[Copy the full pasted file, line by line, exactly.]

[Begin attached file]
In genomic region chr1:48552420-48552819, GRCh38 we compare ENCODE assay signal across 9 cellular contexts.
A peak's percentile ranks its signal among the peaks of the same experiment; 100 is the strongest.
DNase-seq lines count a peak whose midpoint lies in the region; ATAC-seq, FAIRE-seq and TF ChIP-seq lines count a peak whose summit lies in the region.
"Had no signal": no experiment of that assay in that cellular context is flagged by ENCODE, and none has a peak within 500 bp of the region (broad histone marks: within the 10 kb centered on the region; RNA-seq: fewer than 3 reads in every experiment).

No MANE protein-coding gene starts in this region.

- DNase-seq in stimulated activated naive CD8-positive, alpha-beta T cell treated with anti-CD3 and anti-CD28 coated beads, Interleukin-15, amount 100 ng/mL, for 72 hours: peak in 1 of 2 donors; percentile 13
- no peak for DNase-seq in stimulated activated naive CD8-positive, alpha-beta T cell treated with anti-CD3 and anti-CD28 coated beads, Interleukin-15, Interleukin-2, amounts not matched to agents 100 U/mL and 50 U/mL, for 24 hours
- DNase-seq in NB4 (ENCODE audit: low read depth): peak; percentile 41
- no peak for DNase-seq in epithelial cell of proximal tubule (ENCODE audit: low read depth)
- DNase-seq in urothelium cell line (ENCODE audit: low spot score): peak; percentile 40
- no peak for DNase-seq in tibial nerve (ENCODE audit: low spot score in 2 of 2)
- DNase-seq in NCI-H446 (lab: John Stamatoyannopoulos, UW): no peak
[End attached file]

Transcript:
In genomic region chr1:48552420-48552819, GRCh38 we compare ENCODE assay signal across 9 cellular contexts.
A peak's percentile ranks its signal among the peaks of the same experiment; 100 is the strongest.
DNase-seq lines count a peak whose midpoint lies in the region; ATAC-seq, FAIRE-seq and TF ChIP-seq lines count a peak whose summit lies in the region.
"Had no signal": no experiment of that assay in that cellular context is flagged by ENCODE, and none has a peak within 500 bp of the region (broad histone marks: within the 10 kb centered on the region; RNA-seq: fewer than 3 reads in every experiment).

No MANE protein-coding gene starts in this region.

- DNase-seq in stimulated activated naive CD8-positive, alpha-beta T cell treated with anti-CD3 and anti-CD28 coated beads, Interleukin-15, amount 100 ng/mL, for 72 hours: peak in 1 of 2 donors; percentile 13
- no peak for DNase-seq in stimulated activated naive CD8-positive, alpha-beta T cell treated with anti-CD3 and anti-CD28 coated beads, Interleukin-15, Interleukin-2, amounts not matched to agents 100 U/mL and 50 U/mL, for 24 hours
- DNase-seq in NB4 (ENCODE audit: low read depth): peak; percentile 41
- no peak for DNase-seq in epithelial cell of proximal tubule (ENCODE audit: low read depth)
- DNase-seq in urothelium cell line (ENCODE audit: low spot score): peak; percentile 40
- no peak for DNase-seq in tibial nerve (ENCODE audit: low spot score in 2 of 2)
- DNase-seq in NCI-H446 (lab: John Stamatoyannopoulos, UW): no peak